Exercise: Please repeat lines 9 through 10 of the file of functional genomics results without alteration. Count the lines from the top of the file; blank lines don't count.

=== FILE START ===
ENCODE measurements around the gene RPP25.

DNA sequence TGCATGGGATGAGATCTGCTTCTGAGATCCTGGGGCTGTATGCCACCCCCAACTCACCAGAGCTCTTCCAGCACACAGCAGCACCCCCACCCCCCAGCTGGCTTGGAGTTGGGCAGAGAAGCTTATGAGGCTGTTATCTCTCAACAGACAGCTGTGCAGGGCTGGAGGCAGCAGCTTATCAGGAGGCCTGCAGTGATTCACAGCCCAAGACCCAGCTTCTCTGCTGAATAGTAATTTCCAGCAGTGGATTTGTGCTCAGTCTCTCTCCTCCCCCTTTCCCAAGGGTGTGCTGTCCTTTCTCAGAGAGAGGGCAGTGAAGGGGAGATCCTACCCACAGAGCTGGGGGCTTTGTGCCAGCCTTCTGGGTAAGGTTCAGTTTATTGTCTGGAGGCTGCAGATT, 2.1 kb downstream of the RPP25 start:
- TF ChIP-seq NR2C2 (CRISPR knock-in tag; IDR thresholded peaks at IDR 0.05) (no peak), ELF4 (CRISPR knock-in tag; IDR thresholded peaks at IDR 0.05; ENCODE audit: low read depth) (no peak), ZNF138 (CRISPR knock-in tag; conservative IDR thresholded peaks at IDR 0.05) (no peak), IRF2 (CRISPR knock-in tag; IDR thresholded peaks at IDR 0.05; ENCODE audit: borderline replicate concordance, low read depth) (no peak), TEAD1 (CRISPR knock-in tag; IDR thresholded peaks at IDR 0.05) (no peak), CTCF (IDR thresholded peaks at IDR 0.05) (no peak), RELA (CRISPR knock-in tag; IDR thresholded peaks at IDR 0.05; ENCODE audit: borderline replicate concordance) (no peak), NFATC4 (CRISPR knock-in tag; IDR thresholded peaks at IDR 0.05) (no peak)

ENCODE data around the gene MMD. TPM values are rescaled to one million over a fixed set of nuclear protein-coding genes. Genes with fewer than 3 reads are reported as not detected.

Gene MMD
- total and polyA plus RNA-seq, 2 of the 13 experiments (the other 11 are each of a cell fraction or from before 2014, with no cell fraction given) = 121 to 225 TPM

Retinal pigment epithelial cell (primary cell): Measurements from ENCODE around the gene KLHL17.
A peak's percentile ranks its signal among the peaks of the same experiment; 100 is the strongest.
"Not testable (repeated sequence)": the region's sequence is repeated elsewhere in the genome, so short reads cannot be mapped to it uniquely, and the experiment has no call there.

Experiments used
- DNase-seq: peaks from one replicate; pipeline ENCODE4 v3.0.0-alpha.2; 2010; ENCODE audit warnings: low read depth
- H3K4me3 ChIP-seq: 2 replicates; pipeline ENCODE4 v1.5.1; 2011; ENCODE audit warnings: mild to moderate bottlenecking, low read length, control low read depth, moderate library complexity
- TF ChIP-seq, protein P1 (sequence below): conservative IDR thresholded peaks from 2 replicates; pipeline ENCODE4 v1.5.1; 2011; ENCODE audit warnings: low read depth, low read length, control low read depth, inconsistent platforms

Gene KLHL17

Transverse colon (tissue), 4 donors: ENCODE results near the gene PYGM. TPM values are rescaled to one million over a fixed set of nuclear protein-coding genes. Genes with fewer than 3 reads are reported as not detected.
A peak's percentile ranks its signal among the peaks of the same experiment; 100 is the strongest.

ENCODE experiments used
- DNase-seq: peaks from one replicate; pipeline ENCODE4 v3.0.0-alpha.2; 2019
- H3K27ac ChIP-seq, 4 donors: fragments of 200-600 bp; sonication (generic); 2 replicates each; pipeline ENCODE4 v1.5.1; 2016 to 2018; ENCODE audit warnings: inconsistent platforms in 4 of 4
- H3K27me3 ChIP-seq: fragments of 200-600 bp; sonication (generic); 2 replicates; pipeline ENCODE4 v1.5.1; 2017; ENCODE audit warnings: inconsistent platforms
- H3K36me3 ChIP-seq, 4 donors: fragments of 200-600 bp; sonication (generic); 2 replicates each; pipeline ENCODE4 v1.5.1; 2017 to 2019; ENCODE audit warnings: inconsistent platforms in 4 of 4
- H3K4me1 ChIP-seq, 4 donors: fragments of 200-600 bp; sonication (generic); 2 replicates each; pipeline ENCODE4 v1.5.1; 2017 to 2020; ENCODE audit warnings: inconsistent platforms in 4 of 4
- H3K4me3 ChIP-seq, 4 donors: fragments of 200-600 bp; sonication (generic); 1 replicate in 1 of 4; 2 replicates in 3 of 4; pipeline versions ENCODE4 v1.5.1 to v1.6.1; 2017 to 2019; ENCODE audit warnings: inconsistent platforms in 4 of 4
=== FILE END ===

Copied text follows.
"Not testable (repeated sequence)": the region's sequence is repeated elsewhere in the genome, so short reads cannot be mapped to it uniquely, and the experiment has no call there.

Experiments used